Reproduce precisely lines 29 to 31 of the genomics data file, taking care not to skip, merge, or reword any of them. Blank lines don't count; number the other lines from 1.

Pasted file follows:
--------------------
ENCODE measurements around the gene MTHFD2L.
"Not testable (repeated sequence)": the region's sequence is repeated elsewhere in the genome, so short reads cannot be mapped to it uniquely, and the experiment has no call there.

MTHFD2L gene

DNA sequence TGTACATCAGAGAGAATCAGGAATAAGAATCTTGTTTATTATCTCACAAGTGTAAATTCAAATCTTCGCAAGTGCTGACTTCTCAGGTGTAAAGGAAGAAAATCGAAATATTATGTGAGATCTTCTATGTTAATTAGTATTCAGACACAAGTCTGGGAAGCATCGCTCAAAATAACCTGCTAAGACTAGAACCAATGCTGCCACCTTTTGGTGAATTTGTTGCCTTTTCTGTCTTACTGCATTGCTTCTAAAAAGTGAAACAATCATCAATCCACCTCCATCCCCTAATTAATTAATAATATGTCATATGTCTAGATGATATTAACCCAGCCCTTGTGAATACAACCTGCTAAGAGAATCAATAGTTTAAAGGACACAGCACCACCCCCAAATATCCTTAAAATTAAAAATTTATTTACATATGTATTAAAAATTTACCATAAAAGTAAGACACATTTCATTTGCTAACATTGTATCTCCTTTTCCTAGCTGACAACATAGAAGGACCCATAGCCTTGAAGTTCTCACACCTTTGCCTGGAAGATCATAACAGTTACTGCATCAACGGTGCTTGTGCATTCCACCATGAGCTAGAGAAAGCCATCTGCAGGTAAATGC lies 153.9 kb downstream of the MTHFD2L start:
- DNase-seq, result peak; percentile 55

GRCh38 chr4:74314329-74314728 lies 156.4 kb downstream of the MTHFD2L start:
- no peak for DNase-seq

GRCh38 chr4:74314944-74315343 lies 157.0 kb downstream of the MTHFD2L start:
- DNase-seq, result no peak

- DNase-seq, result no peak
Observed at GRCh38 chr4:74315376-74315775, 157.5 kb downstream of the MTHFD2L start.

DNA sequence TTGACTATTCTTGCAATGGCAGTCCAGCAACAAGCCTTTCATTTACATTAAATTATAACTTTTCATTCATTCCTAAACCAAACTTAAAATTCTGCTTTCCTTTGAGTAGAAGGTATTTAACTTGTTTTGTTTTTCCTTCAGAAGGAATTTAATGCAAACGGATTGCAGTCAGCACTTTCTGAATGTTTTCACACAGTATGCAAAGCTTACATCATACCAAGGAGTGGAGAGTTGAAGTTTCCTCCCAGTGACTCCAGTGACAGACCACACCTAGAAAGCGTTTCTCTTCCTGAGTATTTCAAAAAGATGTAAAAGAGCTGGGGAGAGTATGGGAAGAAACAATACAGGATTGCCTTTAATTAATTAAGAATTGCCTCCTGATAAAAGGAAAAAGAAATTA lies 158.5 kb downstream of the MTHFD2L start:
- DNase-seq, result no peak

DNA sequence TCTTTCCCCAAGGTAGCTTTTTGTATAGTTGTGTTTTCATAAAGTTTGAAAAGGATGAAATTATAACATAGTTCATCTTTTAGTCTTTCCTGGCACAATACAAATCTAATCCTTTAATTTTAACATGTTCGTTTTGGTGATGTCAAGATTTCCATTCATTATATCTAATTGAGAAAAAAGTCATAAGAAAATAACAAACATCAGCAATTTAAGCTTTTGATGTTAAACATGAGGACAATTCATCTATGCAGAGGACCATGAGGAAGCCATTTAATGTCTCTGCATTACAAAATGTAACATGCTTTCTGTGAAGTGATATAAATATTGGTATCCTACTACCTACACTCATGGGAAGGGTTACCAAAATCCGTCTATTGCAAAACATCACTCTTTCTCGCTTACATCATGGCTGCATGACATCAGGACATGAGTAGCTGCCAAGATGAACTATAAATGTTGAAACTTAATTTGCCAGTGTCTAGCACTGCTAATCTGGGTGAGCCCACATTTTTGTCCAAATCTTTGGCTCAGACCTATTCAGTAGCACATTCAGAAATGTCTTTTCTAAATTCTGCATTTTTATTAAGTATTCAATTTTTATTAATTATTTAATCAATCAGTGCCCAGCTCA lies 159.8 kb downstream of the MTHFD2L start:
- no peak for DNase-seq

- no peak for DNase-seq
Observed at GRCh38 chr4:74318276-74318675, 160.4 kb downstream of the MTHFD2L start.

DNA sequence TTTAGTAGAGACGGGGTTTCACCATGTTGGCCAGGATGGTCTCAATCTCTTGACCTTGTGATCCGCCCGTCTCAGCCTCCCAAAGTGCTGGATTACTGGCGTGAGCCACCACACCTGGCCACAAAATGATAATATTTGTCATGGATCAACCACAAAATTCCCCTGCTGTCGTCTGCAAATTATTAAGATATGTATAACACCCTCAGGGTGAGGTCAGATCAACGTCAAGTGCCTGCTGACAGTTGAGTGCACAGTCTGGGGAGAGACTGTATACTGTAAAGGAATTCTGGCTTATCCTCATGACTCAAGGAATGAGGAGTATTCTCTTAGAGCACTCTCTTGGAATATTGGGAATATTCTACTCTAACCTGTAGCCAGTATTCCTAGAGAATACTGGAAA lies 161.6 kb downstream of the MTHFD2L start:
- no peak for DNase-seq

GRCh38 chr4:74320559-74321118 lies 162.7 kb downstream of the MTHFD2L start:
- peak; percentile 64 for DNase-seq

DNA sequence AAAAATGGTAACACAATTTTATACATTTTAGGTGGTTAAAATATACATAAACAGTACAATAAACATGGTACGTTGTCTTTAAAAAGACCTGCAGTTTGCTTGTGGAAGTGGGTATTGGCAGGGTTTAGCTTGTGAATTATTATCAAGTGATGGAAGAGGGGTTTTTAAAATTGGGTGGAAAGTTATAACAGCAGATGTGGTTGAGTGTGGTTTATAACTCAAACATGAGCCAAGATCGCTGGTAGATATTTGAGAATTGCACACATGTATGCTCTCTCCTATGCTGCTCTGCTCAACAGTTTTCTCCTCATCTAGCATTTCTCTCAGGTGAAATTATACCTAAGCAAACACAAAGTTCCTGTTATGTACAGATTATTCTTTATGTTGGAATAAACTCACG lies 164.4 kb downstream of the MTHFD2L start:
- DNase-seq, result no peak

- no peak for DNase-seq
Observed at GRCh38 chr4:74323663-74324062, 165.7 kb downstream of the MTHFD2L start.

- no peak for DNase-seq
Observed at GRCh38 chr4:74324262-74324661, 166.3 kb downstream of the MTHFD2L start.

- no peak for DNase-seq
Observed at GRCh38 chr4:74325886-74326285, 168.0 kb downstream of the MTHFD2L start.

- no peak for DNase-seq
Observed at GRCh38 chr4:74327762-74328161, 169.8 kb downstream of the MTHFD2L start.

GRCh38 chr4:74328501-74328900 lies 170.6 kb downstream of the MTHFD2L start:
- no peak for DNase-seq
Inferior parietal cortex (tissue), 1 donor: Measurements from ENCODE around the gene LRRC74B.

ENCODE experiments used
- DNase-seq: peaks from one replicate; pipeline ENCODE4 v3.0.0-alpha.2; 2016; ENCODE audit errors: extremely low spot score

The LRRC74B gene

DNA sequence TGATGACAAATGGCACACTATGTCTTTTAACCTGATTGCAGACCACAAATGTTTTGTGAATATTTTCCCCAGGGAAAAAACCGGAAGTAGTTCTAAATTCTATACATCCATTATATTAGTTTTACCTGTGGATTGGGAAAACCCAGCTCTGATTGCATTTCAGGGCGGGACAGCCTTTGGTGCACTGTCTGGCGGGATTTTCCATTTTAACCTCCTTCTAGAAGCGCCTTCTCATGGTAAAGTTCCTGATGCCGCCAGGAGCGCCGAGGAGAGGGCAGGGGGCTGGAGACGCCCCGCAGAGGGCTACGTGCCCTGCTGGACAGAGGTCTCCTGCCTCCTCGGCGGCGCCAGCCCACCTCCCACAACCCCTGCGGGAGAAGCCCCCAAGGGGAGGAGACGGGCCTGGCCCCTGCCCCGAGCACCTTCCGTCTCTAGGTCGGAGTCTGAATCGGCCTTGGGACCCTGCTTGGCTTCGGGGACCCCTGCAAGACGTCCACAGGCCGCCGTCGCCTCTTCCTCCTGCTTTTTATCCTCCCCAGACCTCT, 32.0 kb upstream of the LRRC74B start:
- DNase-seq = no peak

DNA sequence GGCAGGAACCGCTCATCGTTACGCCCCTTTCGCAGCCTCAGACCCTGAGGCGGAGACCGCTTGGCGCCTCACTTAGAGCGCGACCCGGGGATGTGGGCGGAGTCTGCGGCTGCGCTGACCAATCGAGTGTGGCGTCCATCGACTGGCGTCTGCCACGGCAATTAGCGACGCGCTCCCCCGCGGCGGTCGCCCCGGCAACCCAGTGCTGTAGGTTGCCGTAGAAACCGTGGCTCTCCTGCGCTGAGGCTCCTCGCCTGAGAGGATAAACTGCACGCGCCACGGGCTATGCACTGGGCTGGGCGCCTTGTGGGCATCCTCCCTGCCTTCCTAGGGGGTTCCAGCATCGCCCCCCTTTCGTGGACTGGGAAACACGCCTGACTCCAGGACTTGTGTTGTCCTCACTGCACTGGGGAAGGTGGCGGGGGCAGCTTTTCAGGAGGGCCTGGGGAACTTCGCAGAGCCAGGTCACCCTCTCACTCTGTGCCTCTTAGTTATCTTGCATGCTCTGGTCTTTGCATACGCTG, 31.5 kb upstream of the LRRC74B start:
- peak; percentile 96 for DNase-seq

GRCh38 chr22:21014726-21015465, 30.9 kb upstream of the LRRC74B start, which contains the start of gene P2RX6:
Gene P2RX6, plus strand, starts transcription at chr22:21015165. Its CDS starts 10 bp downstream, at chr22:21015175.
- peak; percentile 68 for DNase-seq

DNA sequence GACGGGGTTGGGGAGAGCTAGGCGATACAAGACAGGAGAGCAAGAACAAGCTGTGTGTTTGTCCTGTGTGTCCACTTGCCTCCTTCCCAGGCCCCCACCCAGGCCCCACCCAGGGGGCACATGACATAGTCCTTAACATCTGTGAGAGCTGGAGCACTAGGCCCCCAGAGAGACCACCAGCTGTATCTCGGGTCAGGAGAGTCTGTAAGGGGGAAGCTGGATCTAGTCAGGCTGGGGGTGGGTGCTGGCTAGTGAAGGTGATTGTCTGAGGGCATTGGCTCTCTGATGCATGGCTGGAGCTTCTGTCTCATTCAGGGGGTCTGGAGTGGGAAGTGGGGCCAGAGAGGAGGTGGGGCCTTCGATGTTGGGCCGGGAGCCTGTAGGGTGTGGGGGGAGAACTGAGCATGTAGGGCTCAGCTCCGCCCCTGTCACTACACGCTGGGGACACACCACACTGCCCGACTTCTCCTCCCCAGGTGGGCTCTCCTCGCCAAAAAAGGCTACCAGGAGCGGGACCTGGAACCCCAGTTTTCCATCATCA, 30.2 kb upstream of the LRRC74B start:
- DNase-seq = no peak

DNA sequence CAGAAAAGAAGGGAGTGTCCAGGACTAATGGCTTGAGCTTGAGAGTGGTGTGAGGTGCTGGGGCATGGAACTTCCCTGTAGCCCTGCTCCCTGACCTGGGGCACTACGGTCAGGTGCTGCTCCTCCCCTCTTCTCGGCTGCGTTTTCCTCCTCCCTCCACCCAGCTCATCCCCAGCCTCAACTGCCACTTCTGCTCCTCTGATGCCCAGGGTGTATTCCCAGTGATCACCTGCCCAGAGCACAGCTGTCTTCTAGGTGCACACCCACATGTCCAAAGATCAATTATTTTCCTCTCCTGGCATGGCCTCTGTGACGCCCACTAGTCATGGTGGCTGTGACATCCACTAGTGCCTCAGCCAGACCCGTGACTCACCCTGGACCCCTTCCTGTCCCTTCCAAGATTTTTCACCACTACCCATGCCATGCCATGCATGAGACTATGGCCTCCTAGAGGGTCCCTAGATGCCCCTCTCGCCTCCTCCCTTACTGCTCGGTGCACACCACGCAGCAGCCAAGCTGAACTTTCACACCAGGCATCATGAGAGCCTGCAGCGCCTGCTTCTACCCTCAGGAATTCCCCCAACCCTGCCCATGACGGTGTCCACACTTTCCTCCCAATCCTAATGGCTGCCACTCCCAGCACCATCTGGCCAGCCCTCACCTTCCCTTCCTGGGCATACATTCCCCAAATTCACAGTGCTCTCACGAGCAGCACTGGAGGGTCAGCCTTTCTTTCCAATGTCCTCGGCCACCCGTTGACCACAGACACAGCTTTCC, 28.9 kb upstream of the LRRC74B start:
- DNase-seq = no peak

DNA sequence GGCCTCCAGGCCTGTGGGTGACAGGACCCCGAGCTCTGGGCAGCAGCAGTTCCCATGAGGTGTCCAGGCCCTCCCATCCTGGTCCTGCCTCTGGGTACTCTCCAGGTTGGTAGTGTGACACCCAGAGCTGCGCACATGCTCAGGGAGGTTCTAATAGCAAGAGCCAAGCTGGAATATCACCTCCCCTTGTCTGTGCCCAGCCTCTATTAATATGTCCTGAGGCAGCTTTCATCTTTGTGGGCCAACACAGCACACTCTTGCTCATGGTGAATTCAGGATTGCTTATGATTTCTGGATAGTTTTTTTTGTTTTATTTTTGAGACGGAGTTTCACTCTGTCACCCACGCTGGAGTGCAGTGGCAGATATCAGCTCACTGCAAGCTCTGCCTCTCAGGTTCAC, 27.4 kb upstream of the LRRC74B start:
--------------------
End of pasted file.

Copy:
Observed at GRCh38 chr4:74325886-74326285, 168.0 kb downstream of the MTHFD2L start.

- no peak for DNase-seq
Observed at GRCh38 chr4:74327762-74328161, 169.8 kb downstream of the MTHFD2L start.